AN: Yes, I am procrastinating the packing I still need to do. But this scene got stuck in my head.
It’s a simple thing, when she thinks it.
Fenris is sitting at one end of the sofa with a book tilted towards the light of the fire, his hair in his face and gleaming with strands of gold. Hawke is stretched out with her feet in his lap, and she’s half asleep watching his eyes move back and forth across the page. Every so often, he looks up and meets her eyes with a smile. His hand is warm on the bare skin of her leg.
It’s been years since they were first together and months since he came back. The Kirkwall night is peaceful, if only for the moment.
And she loves him.
She loves him so much that it would hurt if it wasn’t the brightest thing in her life.
She loves every inch of his broody, dry-humored, surprisingly affectionate self. She loves the side of his mouth that tugs higher than the other when he smiles, loves the rumble in his voice when he whispers in her ear, loves the way he giggles and tries to hide it with a cough.
She’s loved him for some time now, she realizes. Somewhere between fighting together and teaching him to read, maybe. Or when he came to her when her mother died. Or any of the dozen times she turned to find him watching her a half smile and those “puppy dog eyes.”
Whenever it was, it’s only now that she puts a name to the feeling.
She loves him.
She doesn’t say it out loud. She doesn’t feel like she needs to, really; there are many things that she thinks and feels, but doesn’t say just to him yet. She knows that she loves him, and whatever they are to each other it’s something solid and lasting. There will be time later.
So she just smiles when he glances at her again.
“What are you reading?” she asks.
She thinks that she is lucky beyond measure to have met him, and luckier still that he stayed.
“Is it any good?”
She feels lighter around him, even in the chaos of their lives.
“I don’t mind tellin’ you this, Walter,” she said, “because you won’t understand and you won’t remember. There was a wicked ole witch once called Black Aliss. She was an unholy terror. There’s never been one worse or more powerful. Until now. Because I could spit in her eye and steal her teeth, see. Because she didn’t know Right from Wrong, so she got all twisted up and that was the end of her. “The trouble is, you see, that if you do know Right from Wrong, you can’t choose Wrong. You just can’t do it and live. So… if I was a bad witch I could make Mister Salzella’s muscles turn against his bones and break them where he stood… if I was bad. I could do things inside his head, change the shape he thinks he is, and he’d be down on what’d been his knees and begging to be turned into a frog… if I was bad. I could leave him with a mind like a scrambled egg, listening to colours and hearing smells… if I was bad. Oh, yes.” There was another sigh, deeper and more heartfelt. “But I can’t do none of that stuff. That wouldn’t be Right.” She gave a deprecating little chuckle. And if Nanny Ogg had been listening, she would have resolved as follows: that no maddened cackle from Black Aliss of infamous memory, no evil little giggle from some crazed vampyre whose morals were worse than his spelling, no side-splitting guffaw from the most inventive torturer, was quite so unnerving as a happy little chuckle from a Granny Weatherwax about to do what’s best.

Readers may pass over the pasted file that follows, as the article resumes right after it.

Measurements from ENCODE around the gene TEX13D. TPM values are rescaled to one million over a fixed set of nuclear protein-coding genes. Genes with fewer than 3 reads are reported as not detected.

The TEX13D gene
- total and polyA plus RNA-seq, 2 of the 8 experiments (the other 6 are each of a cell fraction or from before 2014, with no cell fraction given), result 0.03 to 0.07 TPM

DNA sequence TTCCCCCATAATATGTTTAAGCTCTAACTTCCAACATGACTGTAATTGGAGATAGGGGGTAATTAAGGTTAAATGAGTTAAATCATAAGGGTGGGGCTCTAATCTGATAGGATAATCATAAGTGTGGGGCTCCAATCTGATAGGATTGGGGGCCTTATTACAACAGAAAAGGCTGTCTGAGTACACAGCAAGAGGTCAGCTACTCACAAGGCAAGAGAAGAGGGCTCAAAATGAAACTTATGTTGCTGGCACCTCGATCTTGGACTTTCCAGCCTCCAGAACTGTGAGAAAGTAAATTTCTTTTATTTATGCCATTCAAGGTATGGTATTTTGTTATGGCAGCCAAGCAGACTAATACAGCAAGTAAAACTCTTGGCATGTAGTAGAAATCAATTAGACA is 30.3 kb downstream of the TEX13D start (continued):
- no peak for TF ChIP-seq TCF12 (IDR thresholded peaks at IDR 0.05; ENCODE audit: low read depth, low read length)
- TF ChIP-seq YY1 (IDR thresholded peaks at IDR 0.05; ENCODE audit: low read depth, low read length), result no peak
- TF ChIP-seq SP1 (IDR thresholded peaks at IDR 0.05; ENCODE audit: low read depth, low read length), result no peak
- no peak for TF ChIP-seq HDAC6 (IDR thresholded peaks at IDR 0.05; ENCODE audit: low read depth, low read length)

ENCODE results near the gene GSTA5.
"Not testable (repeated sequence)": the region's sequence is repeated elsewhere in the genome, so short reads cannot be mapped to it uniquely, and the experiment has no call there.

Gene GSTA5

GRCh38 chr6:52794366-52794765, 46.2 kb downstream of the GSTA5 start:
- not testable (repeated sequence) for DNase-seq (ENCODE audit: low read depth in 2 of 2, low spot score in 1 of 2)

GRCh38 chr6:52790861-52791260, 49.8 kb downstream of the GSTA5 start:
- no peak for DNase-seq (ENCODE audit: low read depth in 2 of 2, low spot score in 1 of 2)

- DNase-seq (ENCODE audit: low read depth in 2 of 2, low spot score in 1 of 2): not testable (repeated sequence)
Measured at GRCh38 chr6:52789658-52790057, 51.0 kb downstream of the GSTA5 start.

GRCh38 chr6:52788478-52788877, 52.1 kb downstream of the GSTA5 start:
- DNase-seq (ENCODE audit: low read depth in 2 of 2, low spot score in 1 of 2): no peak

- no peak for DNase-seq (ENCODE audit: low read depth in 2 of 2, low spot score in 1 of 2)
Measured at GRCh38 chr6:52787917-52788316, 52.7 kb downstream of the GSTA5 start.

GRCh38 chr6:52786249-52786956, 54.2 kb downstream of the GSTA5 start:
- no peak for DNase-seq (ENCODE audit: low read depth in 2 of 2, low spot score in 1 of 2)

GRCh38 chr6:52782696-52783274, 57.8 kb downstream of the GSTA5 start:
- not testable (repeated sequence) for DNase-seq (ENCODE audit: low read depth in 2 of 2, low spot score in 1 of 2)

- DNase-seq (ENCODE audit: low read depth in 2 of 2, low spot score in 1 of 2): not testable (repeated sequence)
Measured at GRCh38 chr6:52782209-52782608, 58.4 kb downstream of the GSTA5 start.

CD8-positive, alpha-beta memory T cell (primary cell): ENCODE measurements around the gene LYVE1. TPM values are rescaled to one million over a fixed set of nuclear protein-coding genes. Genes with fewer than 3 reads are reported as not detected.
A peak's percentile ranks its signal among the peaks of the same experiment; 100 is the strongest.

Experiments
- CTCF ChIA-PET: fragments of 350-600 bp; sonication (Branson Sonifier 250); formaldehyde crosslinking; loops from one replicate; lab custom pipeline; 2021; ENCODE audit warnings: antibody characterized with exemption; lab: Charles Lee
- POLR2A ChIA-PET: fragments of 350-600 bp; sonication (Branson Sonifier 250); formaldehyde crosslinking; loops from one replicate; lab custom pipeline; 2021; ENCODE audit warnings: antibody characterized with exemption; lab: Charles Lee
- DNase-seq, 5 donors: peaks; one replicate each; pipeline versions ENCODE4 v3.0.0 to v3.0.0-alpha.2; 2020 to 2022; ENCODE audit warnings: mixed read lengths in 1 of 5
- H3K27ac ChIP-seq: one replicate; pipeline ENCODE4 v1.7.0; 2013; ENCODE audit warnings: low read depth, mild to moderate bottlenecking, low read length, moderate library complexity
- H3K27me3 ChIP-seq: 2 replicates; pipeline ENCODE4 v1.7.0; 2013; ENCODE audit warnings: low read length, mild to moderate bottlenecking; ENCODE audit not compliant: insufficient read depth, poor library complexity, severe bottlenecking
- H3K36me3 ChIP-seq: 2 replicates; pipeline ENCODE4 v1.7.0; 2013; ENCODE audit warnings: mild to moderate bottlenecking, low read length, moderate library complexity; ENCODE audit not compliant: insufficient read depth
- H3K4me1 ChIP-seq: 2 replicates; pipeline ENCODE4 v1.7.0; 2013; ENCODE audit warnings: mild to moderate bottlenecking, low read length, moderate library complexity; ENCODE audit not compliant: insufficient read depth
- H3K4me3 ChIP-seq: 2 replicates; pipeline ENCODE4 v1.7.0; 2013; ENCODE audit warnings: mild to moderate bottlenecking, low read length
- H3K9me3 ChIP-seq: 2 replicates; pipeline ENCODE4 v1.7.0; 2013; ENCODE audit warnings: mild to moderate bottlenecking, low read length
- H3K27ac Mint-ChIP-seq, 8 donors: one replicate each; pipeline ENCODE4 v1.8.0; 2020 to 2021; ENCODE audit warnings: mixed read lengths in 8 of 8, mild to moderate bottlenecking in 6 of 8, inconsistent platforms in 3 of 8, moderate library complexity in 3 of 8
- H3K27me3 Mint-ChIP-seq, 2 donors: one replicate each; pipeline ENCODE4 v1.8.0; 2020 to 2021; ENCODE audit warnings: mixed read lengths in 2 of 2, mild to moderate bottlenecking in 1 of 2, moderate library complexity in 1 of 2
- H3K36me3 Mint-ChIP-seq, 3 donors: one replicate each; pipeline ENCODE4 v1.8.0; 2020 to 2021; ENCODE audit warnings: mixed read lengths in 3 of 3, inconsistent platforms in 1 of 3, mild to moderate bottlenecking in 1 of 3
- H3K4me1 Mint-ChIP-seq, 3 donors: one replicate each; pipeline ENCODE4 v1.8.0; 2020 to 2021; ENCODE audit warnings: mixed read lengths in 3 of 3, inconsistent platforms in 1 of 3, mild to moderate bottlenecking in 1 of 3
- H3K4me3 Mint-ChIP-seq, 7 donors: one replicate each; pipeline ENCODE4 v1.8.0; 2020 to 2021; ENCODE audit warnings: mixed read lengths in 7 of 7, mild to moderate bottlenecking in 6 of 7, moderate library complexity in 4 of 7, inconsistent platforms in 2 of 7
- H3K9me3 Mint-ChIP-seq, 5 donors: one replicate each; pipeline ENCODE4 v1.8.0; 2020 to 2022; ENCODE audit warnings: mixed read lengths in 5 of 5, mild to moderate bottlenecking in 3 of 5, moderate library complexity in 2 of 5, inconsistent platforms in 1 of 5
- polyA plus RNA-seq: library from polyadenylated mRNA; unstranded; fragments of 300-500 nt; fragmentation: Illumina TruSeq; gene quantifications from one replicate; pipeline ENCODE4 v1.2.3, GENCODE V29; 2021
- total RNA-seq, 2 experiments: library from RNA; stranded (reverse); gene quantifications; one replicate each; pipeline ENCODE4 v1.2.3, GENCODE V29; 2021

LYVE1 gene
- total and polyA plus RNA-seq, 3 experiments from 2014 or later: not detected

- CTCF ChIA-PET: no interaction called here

‘Really?’ said Tiffany. Now she was angry. 'What’s it a metaphor FOR, Mrs. Earwig? I’m on the sharp end of witchcraft, which means doing what should be done as best you can. It’s all about the people, Mrs. Earwig, not about the books. have you ever gone round the houses, Mrs. Earwig? Helped a kid with his arse halfway out of his trousers? Do you even SEE the little children with no shoes? The cupboards with no food in them? The wives with a baby every year and a man down the pub? You have been kind enough to offer some advice. If I may offer you some advice in return, you will impress me if you too go round the houses–and not before. I am the acknowledged successor of Granny Weatherwax, who was brought up as a witch by Nanny Gripes, who learned it from witches going all the way back to Black Aliss, and that doesn’t change, whatever you might think.' She stood up and opened the front door. 'Thank you for taking the time to come and see me. Now, as you have pointed out, I have lots to do. In my own way. And clearly you HAVEN’T.’
Terry Pratchett, “The Shepherd’s Crown” (I swear, when Tiffany had that row with Granny and yelled right back at her as a child, years ago, that was part of what impressed Granny about her. She speaks up and stands her ground–not looking for fights but willing to finish them. Granny surely saw a kindred spirit there.)
“Everyone was very impressed, I reckon, when you caught that sword in your hand…” Granny sighed. “Hah! Yes, I expect they were. They didn’t think clearly, did they? People’re just lazy. They never think: maybe she had something in her hand, a bit of metal or something. They don’t think for a minute it was just a trick. They don’t think there’s always a perfectly good explanation if you look for it. They probably think it was some kind of magic.” “Yeah, but… you didn’t have anything in your hand, did you?” “That’s not the point. I might have done.” Granny looked up and down the square. “Besides, you can’t magic iron.” “That’s very true. Not iron. Now, someone like ole Black Aliss, they could make their skin tougher than steel… but that’s just an ole legend, I expect…” “She could do it all right,” said Granny. “But you can’t go round messin’ with cause and effect. That’s what sent her mad, come the finish. She thought she could put herself outside of things like cause and effect. Well, you can’t. You grab a sharp sword by the blade, you get hurt. World’d be a terrible place if people forgot that.” “You weren’t hurt.” “Not my fault. I didn’t have time.”